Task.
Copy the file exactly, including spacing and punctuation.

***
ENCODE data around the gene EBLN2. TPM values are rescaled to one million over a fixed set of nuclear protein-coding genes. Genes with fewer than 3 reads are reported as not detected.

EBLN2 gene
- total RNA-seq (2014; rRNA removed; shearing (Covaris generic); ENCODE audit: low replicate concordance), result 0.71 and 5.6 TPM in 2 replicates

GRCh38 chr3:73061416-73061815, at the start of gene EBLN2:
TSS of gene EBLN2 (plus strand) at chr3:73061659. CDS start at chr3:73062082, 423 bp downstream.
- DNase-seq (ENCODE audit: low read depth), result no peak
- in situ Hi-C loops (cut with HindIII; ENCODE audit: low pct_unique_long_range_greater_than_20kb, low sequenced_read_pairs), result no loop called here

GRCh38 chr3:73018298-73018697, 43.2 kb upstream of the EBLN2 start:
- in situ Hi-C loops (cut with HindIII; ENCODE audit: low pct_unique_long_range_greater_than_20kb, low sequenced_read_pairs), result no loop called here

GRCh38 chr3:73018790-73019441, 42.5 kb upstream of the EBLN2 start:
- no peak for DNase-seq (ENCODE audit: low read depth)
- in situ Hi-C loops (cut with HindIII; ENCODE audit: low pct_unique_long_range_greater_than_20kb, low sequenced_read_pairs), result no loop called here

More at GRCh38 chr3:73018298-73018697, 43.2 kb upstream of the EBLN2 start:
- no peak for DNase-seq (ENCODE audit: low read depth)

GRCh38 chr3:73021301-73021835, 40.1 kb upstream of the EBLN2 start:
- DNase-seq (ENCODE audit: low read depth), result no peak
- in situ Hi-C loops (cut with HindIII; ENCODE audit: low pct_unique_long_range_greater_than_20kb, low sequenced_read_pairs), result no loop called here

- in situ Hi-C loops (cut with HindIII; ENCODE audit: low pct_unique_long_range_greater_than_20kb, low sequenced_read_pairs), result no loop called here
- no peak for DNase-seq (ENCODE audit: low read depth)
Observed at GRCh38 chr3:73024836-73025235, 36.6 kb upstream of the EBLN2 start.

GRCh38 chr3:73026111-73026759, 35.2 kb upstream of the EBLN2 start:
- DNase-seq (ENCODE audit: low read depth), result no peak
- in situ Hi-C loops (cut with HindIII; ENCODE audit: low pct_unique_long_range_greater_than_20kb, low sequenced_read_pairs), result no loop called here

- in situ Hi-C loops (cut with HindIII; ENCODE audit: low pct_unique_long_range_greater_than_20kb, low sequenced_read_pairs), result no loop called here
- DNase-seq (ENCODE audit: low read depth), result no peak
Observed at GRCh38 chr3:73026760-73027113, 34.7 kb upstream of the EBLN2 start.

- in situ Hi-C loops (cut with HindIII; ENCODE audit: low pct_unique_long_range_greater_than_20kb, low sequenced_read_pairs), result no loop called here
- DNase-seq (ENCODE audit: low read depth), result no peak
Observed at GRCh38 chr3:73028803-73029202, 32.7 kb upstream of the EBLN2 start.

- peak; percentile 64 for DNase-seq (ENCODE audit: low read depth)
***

ENCODE data around the gene EBLN2. TPM values are rescaled to one million over a fixed set of nuclear protein-coding genes. Genes with fewer than 3 reads are reported as not detected.

EBLN2 gene
- total RNA-seq (2014; rRNA removed; shearing (Covaris generic); ENCODE audit: low replicate concordance), result 0.71 and 5.6 TPM in 2 replicates

GRCh38 chr3:73061416-73061815, at the start of gene EBLN2:
TSS of gene EBLN2 (plus strand) at chr3:73061659. CDS start at chr3:73062082, 423 bp downstream.
- DNase-seq (ENCODE audit: low read depth), result no peak
- in situ Hi-C loops (cut with HindIII; ENCODE audit: low pct_unique_long_range_greater_than_20kb, low sequenced_read_pairs), result no loop called here

GRCh38 chr3:73018298-73018697, 43.2 kb upstream of the EBLN2 start:
- in situ Hi-C loops (cut with HindIII; ENCODE audit: low pct_unique_long_range_greater_than_20kb, low sequenced_read_pairs), result no loop called here

GRCh38 chr3:73018790-73019441, 42.5 kb upstream of the EBLN2 start:
- no peak for DNase-seq (ENCODE audit: low read depth)
- in situ Hi-C loops (cut with HindIII; ENCODE audit: low pct_unique_long_range_greater_than_20kb, low sequenced_read_pairs), result no loop called here

More at GRCh38 chr3:73018298-73018697, 43.2 kb upstream of the EBLN2 start:
- no peak for DNase-seq (ENCODE audit: low read depth)

GRCh38 chr3:73021301-73021835, 40.1 kb upstream of the EBLN2 start:
- DNase-seq (ENCODE audit: low read depth), result no peak
- in situ Hi-C loops (cut with HindIII; ENCODE audit: low pct_unique_long_range_greater_than_20kb, low sequenced_read_pairs), result no loop called here

- in situ Hi-C loops (cut with HindIII; ENCODE audit: low pct_unique_long_range_greater_than_20kb, low sequenced_read_pairs), result no loop called here
- no peak for DNase-seq (ENCODE audit: low read depth)
Observed at GRCh38 chr3:73024836-73025235, 36.6 kb upstream of the EBLN2 start.

GRCh38 chr3:73026111-73026759, 35.2 kb upstream of the EBLN2 start:
- DNase-seq (ENCODE audit: low read depth), result no peak
- in situ Hi-C loops (cut with HindIII; ENCODE audit: low pct_unique_long_range_greater_than_20kb, low sequenced_read_pairs), result no loop called here

- in situ Hi-C loops (cut with HindIII; ENCODE audit: low pct_unique_long_range_greater_than_20kb, low sequenced_read_pairs), result no loop called here
- DNase-seq (ENCODE audit: low read depth), result no peak
Observed at GRCh38 chr3:73026760-73027113, 34.7 kb upstream of the EBLN2 start.

- in situ Hi-C loops (cut with HindIII; ENCODE audit: low pct_unique_long_range_greater_than_20kb, low sequenced_read_pairs), result no loop called here
- DNase-seq (ENCODE audit: low read depth), result no peak
Observed at GRCh38 chr3:73028803-73029202, 32.7 kb upstream of the EBLN2 start.

- peak; percentile 64 for DNase-seq (ENCODE audit: low read depth)